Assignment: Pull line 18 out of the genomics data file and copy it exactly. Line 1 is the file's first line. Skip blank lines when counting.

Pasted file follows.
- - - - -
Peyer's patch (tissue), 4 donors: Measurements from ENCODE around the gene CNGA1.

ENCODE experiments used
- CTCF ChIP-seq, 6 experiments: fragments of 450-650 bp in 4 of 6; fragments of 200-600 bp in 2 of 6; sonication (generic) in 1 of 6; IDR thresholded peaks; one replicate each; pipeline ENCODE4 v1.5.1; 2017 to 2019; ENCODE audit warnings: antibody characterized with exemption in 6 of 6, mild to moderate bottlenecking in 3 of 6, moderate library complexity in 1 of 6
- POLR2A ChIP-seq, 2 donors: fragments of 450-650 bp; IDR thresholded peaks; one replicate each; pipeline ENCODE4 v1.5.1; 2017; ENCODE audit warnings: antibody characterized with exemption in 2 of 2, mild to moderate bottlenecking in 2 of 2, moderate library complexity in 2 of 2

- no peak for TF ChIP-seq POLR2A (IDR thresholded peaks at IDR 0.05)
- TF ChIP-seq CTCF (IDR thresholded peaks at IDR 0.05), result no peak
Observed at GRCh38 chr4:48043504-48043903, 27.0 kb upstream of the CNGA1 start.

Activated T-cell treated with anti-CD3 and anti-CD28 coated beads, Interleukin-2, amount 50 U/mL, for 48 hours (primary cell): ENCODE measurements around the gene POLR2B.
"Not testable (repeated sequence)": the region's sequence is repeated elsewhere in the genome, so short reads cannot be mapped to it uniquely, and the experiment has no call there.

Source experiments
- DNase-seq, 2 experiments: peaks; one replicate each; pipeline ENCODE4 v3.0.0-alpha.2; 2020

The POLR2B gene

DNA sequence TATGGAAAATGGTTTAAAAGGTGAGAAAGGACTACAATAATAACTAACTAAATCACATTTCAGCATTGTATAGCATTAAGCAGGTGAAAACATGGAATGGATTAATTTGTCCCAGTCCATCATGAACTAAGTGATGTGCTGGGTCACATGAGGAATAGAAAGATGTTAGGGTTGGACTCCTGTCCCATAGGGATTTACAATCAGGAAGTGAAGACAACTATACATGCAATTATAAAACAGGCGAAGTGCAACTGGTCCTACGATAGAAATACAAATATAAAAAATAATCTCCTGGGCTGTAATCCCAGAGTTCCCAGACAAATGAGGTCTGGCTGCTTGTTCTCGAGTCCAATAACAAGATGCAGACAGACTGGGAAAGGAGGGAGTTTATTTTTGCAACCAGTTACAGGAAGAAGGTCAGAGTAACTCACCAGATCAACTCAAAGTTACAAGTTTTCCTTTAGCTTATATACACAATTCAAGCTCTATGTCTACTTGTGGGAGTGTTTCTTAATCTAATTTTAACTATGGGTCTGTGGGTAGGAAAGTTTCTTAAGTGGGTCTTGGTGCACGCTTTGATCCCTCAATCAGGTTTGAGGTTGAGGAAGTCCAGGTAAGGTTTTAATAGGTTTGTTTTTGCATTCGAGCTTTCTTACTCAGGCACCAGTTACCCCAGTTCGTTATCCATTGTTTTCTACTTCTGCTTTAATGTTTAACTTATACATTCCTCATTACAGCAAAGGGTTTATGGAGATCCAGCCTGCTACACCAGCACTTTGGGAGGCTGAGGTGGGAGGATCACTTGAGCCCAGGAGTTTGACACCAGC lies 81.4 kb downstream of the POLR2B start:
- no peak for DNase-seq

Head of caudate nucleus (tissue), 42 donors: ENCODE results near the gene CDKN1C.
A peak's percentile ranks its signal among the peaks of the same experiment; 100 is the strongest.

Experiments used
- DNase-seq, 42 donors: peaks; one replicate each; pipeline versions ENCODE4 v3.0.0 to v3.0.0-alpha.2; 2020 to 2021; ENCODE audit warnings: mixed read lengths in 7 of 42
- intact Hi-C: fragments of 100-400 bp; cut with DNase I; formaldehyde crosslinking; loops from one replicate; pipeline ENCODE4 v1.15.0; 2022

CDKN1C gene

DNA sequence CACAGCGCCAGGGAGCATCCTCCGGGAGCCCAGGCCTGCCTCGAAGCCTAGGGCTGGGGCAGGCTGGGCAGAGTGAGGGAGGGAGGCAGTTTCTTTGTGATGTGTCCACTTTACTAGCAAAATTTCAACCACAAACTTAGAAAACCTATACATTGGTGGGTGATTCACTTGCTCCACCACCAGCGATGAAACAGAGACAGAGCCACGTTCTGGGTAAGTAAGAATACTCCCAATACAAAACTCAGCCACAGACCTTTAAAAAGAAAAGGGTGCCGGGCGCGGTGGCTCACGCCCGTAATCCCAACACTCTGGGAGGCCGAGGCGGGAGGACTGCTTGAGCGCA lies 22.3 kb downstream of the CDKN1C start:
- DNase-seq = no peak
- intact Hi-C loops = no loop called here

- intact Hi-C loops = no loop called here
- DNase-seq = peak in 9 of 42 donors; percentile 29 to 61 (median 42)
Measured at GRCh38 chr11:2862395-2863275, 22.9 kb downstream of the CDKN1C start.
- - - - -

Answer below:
- DNase-seq, 42 donors: peaks; one replicate each; pipeline versions ENCODE4 v3.0.0 to v3.0.0-alpha.2; 2020 to 2021; ENCODE audit warnings: mixed read lengths in 7 of 42